JERUSALEM — Saying he wants to save Jewish lives, the leader of the Israeli opposition is proposing to divide Jerusalem with more high walls and checkpoints, effectively banishing 200,000 Palestinian residents from the city.
The proposal by Isaac Herzog, formally adopted last month by the Labor Party, imagines building miles of new concrete barriers and smart fences to separate 28 Palestinian neighborhoods in East Jerusalem from Jewish neighborhoods and Jewish settlements in the city.
Even a discussion of carving up Jerusalem can stir apocalyptic warnings — illustrating the explosive potential of floating plans to change a status quo in an ancient city where three of the world’s major religions lay claim.
Yet Herzog, who describes his plan as “we’re here and they’re there,” says the walls must be built inside the city to stop Palestinians from killing Israeli Jews in knife, gun, and car attacks.
The plan would transform vast stretches of Jerusalem from a demographically divided but physically contiguous metropolis into an archipelago of sectarian cantons served by roads and tunnels designed for either Israelis or Palestinians.
If the Herzog plan were to be implemented, Israel would reduce the Muslim population of Jerusalem from more than a third of the city today to about 10 percent.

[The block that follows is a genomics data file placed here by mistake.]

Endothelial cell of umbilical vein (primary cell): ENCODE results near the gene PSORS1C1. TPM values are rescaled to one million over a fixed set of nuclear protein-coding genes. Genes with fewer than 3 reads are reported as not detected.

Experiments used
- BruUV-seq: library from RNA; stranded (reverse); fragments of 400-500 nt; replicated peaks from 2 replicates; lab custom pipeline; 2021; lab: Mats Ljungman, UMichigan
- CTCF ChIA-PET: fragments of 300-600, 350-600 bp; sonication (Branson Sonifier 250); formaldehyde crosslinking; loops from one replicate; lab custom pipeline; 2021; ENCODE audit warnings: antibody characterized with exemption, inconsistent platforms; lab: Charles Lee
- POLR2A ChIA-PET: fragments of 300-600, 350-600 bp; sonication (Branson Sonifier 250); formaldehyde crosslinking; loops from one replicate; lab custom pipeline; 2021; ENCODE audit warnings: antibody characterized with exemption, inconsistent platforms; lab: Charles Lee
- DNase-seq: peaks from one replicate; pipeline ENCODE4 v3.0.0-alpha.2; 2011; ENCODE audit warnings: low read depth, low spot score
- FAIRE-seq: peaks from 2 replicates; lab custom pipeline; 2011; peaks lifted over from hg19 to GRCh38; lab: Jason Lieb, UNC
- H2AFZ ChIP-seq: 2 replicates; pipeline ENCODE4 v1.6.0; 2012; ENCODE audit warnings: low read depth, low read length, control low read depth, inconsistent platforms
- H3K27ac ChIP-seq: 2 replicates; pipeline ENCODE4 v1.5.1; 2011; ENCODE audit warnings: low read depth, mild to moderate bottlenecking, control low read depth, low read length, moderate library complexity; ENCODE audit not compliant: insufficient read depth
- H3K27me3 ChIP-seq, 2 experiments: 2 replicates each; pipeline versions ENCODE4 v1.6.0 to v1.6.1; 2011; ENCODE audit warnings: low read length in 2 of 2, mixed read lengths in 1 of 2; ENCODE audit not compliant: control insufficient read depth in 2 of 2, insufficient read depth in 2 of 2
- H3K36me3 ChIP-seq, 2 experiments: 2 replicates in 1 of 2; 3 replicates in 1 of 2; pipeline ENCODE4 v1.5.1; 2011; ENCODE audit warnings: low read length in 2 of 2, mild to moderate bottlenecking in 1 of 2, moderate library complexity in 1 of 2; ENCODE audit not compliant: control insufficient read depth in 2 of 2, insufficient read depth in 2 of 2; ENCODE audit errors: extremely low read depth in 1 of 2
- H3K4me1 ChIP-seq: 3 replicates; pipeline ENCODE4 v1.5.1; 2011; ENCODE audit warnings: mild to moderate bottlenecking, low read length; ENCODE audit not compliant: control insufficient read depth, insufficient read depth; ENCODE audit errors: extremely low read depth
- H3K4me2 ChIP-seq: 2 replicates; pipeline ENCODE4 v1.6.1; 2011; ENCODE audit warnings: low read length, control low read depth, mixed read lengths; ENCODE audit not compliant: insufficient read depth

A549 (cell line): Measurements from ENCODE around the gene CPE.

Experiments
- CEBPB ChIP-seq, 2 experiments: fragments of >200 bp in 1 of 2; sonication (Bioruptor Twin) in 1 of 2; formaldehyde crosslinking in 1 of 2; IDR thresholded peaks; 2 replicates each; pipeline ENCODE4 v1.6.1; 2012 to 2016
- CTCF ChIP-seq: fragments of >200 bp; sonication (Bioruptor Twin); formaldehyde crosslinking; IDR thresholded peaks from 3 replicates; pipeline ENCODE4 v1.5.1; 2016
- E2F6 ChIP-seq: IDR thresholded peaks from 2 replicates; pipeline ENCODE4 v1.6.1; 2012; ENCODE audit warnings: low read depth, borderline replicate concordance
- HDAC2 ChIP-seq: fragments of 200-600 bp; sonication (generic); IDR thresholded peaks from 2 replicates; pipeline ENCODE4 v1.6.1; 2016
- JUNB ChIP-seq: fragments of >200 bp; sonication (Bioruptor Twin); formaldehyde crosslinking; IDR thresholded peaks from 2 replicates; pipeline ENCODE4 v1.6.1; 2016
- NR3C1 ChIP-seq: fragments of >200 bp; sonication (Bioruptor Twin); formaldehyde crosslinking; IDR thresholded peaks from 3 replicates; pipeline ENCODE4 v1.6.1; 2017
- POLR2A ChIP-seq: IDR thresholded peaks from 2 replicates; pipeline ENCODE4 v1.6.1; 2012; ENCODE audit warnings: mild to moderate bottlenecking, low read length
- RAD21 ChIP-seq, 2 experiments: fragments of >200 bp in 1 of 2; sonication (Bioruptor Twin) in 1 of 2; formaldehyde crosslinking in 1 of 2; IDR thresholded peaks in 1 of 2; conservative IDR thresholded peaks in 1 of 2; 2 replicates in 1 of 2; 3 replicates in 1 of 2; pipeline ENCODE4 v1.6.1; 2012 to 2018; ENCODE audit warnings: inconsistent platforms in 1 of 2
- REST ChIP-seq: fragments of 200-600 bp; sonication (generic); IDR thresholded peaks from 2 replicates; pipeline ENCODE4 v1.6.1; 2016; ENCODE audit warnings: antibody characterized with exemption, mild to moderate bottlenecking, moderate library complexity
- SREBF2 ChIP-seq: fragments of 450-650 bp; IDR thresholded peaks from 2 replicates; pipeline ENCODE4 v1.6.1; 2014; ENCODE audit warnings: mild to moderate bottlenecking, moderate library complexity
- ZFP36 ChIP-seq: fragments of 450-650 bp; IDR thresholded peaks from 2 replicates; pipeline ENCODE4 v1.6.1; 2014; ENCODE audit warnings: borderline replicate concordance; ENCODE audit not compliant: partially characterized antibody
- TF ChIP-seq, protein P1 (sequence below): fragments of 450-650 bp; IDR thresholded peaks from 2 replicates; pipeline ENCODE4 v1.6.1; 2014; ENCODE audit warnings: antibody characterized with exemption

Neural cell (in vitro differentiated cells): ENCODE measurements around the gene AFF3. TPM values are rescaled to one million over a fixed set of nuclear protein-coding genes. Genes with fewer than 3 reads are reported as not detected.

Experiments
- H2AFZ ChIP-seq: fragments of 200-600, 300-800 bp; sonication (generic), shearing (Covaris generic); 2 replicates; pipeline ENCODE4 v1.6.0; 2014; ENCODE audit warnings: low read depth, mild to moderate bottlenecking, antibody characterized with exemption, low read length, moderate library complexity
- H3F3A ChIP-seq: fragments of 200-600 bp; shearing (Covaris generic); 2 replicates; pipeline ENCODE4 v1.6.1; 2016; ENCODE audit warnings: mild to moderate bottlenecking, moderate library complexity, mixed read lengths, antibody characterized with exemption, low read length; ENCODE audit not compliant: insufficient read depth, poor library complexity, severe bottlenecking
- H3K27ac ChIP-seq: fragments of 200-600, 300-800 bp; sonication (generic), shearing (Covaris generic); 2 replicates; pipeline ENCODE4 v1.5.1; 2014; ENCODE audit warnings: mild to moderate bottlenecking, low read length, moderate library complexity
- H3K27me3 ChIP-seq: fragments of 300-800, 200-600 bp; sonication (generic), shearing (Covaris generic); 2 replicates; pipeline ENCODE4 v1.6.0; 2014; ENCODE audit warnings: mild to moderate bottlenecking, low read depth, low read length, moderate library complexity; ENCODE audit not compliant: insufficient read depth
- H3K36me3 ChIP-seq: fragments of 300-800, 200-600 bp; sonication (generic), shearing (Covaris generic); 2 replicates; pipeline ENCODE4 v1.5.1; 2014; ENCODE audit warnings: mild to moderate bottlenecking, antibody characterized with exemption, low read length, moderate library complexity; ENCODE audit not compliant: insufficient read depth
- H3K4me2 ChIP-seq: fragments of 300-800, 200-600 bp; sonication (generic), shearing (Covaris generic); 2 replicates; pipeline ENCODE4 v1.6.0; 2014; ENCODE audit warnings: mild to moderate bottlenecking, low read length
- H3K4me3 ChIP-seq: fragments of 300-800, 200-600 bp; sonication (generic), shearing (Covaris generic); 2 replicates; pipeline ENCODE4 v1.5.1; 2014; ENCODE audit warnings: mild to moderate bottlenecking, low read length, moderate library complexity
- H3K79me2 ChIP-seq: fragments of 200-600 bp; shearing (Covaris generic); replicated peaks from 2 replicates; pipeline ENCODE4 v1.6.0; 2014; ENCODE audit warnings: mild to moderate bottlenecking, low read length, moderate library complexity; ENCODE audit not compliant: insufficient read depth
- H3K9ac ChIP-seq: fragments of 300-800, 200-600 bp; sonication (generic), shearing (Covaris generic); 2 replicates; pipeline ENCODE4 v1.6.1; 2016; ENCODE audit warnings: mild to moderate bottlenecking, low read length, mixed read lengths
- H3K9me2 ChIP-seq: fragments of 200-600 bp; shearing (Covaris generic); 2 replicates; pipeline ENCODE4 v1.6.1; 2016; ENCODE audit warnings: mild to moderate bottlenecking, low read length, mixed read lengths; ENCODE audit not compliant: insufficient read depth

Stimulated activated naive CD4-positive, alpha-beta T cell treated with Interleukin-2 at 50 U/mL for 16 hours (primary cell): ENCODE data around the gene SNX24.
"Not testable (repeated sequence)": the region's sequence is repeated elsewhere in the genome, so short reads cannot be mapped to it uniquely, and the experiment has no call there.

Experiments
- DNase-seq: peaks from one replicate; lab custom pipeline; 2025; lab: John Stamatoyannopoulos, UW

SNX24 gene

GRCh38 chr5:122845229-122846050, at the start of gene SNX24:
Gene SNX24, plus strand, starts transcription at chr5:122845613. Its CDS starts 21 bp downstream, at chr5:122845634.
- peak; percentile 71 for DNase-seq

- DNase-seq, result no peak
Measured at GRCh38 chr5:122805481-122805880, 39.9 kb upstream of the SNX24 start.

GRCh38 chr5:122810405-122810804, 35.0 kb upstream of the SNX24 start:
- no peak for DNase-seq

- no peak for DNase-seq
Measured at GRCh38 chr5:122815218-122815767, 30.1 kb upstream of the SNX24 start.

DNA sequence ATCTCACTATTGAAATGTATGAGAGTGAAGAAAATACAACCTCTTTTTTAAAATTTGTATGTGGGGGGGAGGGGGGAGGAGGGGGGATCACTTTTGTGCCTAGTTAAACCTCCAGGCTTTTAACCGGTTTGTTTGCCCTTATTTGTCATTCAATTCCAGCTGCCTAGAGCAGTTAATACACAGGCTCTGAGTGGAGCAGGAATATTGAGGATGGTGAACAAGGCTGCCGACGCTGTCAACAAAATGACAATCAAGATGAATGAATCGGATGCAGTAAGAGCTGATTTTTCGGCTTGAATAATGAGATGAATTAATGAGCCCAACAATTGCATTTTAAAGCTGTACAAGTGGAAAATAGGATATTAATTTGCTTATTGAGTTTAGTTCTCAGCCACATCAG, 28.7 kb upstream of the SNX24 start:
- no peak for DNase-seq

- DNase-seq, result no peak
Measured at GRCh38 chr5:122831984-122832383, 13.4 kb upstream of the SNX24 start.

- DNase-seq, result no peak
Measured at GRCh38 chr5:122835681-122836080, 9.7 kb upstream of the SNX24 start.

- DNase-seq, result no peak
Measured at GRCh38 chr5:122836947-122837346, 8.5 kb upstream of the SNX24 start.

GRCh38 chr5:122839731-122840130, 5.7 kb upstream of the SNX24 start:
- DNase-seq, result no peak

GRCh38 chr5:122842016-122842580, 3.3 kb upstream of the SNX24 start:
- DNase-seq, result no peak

“They will put us behind a wall and say that 200,000 Palestinian residents of Jerusalem need a special permit to visit Al Aqsa mosque? That is a religious war,” said Aziz Oubid, co-owner of an auto parts store in the Palestinian neighborhood of Issawiya just a few miles from the Old City.
“They can’t be that crazy,” he said.
Palestinians complain that the Herzog plan is impractical, radical, and racist — that it amounts to “collective punishment” for hundreds of thousands of Arabs for the actions of a few dozen assailants, and would separate lifelong residents of Jerusalem, both Muslim and Christian, from their jobs, schools, hospitals, and holy places.
“We are more than suspicious. Even talking like this increases the frustration, increases the anger,” said Darwish Darwish, the traditional leader, known as muhktar, of the Issawiya neighborhood.
Darwish agreed that if the Palestinians someday were given their own state, his village would probably end up on the Palestinian side of a new border — and he said he supports that. What he doesn’t support is being pushed out of Jerusalem before he has a state.
“Herzog is telling Palestinians of East Jerusalem that we don’t give a damn about them,” said Daniel Seidemann, founder of Terrestrial Jerusalem, a group that tracks development in the city.
“The threat to Jewish Jerusalem isn’t the Palestinians,” Seidemann said. “It’s the occupation.”
Herzog’s plan would face many obstacles, not the least of which is that the Labor Party leader would have to join the government, which he failed to do in the last election.
Herzog says his plan is part of a broader effort to preserve the viability of a two-state solution, whereby Palestinians might be awarded their own country in the future. He said a lack of Palestinian leadership and ongoing violence means peace talks must wait.
Jerusalem Mayor Nir Barkat said anyone who thinks it possible to divide Jerusalem was suffering from delusions.